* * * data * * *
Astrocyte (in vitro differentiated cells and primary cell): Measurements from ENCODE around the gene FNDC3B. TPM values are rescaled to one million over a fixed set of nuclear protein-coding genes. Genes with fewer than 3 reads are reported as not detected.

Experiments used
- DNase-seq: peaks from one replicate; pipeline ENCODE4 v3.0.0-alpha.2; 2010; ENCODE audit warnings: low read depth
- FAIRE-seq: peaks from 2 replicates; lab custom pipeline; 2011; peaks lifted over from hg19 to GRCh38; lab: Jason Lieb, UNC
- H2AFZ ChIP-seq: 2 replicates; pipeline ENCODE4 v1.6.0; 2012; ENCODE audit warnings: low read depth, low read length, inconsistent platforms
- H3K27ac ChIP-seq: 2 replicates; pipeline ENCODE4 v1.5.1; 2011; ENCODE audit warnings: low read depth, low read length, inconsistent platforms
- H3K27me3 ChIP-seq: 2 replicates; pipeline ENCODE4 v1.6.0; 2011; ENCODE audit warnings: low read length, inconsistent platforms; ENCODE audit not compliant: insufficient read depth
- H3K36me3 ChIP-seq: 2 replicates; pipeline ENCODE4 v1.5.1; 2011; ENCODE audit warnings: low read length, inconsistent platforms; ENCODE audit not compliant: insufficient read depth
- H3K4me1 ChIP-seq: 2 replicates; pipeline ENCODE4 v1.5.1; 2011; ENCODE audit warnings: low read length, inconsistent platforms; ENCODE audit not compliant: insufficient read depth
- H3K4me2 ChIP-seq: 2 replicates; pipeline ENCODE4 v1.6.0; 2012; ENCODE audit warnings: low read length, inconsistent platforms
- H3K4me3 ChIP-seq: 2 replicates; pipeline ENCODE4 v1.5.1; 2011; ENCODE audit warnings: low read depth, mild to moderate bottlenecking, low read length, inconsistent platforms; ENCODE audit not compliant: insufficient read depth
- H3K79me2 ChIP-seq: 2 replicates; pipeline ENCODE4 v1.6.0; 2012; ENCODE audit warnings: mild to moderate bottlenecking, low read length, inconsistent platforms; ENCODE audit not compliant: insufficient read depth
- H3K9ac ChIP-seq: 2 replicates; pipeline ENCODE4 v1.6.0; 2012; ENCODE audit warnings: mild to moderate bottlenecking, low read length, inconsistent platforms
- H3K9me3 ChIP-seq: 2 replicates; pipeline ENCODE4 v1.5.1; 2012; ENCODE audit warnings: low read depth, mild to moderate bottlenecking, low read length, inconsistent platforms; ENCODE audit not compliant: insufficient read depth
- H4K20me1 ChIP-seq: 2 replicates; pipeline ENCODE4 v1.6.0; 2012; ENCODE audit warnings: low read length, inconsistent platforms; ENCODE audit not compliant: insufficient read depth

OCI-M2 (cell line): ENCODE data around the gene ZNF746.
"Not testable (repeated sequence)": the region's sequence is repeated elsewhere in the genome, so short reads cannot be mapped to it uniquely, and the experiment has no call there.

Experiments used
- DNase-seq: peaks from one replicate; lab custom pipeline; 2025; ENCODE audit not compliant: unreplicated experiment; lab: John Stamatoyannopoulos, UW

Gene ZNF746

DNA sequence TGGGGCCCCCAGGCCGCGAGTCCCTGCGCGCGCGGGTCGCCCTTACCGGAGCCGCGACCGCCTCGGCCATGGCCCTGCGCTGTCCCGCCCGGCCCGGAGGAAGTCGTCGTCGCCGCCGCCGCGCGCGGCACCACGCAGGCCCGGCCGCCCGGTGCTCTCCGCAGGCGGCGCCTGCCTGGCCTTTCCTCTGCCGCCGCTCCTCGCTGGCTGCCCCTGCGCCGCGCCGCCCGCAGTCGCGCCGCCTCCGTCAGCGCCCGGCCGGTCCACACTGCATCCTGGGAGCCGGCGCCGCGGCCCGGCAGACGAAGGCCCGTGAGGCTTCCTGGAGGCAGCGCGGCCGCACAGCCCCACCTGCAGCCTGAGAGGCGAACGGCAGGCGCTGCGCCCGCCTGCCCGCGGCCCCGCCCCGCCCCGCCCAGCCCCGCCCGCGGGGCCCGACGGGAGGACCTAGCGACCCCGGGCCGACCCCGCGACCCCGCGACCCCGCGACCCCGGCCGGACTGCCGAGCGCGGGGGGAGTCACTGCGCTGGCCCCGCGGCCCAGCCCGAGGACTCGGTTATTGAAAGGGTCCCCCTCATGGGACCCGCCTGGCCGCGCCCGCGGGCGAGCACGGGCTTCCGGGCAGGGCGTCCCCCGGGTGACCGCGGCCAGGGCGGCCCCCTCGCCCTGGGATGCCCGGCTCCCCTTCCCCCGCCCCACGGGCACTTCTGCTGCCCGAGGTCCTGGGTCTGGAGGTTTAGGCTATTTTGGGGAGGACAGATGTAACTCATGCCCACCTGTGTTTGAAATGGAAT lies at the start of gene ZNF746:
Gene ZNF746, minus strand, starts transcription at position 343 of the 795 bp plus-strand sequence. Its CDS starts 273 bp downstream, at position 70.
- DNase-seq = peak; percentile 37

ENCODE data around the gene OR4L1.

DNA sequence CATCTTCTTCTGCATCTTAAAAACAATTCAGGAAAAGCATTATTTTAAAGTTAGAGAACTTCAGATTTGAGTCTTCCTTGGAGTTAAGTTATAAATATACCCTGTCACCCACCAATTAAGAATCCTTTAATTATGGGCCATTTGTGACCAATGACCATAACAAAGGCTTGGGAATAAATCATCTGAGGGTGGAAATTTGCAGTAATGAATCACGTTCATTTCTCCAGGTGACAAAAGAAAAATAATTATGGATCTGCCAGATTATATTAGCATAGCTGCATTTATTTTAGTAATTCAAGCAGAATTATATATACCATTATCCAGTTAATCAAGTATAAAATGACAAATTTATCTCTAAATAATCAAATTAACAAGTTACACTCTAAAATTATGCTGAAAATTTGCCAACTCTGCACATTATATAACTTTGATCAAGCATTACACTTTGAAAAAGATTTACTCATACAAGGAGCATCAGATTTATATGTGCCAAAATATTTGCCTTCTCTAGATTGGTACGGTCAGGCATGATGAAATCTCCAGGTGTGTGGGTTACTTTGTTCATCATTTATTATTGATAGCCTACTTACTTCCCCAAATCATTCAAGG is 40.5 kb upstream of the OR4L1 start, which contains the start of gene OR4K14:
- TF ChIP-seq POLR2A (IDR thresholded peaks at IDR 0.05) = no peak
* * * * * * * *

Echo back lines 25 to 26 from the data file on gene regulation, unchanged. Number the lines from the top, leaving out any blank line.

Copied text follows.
DNA sequence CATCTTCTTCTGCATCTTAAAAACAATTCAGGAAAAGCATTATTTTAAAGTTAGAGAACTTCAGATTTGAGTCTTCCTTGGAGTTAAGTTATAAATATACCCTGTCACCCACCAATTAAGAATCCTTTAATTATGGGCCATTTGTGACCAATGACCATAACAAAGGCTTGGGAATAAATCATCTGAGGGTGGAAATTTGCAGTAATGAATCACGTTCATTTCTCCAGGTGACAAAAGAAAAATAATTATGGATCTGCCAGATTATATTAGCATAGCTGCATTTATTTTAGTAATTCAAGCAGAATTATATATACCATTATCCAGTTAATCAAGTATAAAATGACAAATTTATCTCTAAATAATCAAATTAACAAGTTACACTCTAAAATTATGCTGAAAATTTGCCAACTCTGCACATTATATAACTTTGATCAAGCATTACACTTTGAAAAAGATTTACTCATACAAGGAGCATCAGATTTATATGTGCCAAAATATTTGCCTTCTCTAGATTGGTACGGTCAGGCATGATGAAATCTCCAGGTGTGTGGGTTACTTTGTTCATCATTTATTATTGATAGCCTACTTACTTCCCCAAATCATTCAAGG is 40.5 kb upstream of the OR4L1 start, which contains the start of gene OR4K14:
- TF ChIP-seq POLR2A (IDR thresholded peaks at IDR 0.05) = no peak